WASHINGTON (DTN) -- Oil futures nearest delivery on the New York Mercantile Exchange and Intercontinental Exchange Brent crude extended lower in overnight trade, shrugging off industry data showing another weekly draw in United States commercial crude inventories as global trade tensions continue to weigh on the outlook for global economic growth and oil demand.
Near 9 a.m. ET, September NYMEX West Texas Intermediate crude futures slid $1.24 to $52.40 per barrel (bbl) and ICE October Brent crude shed $1.02 to $57.91 gallon.
September NYMEX RBOB futures fell 1.77 cents to $1.6696 gallon while the September ULSD contract dropped 2.64 cents to $1.7976 gallon.
The American Petroleum Institute reported a 3.43 million bbl drop in U.S. commercial crude inventories during the week ended Aug. 2, slightly below market calls for a 3.8 million bbl drawdown. Some analysts anticipated a larger draw last week following draws of more than 5 million bbl in the past four weeks.
Trade sources said API reported gasoline stocks dropped 1.1 million bbl, slightly lower than the expected decline of 1.4 million, while distillate inventories rose 1.2 million bbl versus calls for decrease of 450,000 bbl. Market participants now await official figures from the U.S. Energy Information Administration, set for release this morning at 10:30 a.m. ET.
Oil futures Wednesday morning struggle to recover from recent losses, despite a strong rebound in equities and the drawdowns in U.S. crude oil inventories over the past weeks. The Chinese Central Bank finally signaled currency stabilization to calm the global equities, but the damage to investors' confidence has already been done and global oil benchmark plunged into the bear market by the end of the Tuesday's trading session. Trade analysts believe that the Chinese government sent a clear message to the markets that Beijing would not shy away from using its national currency to soften the worst effects of a trade war. Markets increasingly view the latest currency depreciation by Beijing as more worrisome than targeted tariffs against U.S. exports, which have broader implication for the global trade and economic growth.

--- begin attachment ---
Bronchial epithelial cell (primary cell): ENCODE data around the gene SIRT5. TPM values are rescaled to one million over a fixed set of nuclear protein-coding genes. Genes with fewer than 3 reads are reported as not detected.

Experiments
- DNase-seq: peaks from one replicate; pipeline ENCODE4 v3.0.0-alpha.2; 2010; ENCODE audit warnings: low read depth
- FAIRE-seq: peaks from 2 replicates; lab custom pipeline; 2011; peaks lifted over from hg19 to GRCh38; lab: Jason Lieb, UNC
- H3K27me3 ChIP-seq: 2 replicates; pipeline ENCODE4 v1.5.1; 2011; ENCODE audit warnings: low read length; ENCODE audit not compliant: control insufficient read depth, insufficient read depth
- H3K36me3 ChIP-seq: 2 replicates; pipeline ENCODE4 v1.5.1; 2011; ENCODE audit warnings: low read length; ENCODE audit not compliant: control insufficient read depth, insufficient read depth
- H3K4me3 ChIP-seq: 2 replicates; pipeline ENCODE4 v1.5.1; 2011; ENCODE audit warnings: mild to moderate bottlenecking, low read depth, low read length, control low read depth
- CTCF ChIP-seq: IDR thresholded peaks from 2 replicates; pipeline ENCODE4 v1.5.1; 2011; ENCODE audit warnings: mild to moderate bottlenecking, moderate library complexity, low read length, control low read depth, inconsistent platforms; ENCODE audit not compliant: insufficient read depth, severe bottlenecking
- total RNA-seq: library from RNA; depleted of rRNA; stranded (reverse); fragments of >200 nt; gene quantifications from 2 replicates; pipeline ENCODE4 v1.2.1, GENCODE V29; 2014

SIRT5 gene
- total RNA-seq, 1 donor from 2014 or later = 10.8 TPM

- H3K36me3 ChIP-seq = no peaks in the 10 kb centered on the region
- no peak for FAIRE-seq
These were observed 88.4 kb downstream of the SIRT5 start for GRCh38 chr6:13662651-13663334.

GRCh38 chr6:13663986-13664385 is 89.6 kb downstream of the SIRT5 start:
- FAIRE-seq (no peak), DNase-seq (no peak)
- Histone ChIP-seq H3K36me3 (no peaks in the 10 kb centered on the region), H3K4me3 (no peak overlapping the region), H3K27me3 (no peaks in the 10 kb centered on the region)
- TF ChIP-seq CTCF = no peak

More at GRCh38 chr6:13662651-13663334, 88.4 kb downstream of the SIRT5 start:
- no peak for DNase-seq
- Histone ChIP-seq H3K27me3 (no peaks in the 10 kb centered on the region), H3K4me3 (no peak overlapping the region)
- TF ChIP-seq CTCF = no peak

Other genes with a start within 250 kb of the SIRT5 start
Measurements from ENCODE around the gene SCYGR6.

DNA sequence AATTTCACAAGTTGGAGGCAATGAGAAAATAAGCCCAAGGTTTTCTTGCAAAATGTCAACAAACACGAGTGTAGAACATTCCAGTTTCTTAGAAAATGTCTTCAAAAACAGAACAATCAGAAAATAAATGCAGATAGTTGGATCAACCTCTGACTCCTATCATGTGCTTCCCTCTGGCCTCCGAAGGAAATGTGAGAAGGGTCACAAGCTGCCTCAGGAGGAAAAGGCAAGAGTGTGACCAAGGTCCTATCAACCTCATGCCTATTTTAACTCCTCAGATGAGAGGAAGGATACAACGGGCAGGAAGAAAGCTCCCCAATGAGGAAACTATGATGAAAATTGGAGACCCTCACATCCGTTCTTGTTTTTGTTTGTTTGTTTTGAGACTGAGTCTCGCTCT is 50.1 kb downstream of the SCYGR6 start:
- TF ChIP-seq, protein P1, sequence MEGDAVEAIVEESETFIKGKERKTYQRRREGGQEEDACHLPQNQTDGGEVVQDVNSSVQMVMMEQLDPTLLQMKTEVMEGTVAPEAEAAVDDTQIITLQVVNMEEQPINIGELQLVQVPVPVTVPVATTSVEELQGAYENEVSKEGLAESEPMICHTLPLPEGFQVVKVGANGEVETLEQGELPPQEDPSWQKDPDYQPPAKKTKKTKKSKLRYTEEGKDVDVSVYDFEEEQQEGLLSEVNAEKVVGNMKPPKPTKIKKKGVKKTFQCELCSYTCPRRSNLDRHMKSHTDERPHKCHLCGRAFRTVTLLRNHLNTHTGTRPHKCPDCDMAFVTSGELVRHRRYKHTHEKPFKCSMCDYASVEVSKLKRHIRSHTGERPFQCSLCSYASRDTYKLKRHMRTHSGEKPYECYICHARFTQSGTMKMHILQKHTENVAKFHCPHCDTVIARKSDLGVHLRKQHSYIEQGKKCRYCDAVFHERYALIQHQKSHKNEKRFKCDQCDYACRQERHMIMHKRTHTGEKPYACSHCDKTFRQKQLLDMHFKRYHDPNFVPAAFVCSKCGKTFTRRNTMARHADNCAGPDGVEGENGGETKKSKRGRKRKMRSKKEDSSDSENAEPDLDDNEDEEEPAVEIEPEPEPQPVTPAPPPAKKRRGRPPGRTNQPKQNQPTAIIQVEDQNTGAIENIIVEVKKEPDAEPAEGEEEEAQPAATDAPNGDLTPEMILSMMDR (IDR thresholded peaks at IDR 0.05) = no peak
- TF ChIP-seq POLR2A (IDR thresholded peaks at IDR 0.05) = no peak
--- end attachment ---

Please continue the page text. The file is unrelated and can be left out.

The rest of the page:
EIA forecasts further weakness in global fuel demand in both 2019 and 2020, with the market seen oversupplied through 2020, according to its August Short-Term Energy Outlook.
EIA sees global oil production outpacing demand by 110,000 barrels per day (bpd) in the current year, while widening the gap by sizable 280,000 bpd in 2020. The government agency said it expects continued builds in global oil inventories, up 0.1 million bpd in 2019 and 0.3 million bpd higher in 2020.
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